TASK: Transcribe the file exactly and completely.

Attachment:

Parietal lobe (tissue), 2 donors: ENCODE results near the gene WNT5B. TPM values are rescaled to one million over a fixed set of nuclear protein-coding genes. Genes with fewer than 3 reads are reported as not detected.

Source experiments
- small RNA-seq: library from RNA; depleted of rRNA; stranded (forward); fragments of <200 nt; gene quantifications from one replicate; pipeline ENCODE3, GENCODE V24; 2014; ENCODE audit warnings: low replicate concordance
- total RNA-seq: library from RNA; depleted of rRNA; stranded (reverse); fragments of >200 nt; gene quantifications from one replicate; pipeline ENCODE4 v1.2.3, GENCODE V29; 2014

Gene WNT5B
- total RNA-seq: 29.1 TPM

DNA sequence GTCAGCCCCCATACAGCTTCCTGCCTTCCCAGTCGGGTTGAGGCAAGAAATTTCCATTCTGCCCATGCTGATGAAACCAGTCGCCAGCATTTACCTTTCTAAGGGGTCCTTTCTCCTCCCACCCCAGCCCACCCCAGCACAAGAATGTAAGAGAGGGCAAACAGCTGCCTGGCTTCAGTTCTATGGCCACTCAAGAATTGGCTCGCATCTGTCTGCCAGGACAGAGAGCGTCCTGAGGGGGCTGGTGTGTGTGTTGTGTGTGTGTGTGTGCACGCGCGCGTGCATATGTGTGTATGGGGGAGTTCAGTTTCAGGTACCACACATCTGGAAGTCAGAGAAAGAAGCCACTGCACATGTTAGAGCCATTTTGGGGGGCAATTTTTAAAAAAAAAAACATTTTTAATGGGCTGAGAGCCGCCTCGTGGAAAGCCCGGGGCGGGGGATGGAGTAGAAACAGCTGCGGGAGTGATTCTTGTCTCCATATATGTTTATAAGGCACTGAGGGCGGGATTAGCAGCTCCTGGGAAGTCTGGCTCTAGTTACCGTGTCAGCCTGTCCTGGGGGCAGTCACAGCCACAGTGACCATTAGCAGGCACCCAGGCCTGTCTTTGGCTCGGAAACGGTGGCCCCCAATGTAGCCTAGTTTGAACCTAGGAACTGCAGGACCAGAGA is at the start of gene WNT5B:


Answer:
Parietal lobe (tissue), 2 donors: ENCODE results near the gene WNT5B. TPM values are rescaled to one million over a fixed set of nuclear protein-coding genes. Genes with fewer than 3 reads are reported as not detected.

Source experiments
- small RNA-seq: library from RNA; depleted of rRNA; stranded (forward); fragments of <200 nt; gene quantifications from one replicate; pipeline ENCODE3, GENCODE V24; 2014; ENCODE audit warnings: low replicate concordance
- total RNA-seq: library from RNA; depleted of rRNA; stranded (reverse); fragments of >200 nt; gene quantifications from one replicate; pipeline ENCODE4 v1.2.3, GENCODE V29; 2014

Gene WNT5B
- total RNA-seq: 29.1 TPM

DNA sequence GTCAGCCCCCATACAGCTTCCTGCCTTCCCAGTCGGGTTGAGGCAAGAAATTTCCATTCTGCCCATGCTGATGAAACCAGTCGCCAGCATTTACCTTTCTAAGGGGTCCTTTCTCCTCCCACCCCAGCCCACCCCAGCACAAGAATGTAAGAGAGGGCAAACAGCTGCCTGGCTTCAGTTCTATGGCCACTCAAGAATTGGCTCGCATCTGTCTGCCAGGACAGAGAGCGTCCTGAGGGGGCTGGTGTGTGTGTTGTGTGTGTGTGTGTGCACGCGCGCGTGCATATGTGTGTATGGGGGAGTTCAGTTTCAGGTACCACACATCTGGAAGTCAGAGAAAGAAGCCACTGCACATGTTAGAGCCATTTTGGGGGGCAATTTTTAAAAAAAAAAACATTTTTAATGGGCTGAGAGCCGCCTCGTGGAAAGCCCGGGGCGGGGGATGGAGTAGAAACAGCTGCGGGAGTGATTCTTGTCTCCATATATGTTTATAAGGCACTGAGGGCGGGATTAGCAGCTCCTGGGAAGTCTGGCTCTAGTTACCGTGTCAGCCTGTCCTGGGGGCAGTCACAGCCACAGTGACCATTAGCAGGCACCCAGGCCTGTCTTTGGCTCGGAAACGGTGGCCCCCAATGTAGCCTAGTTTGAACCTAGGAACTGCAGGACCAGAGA is at the start of gene WNT5B: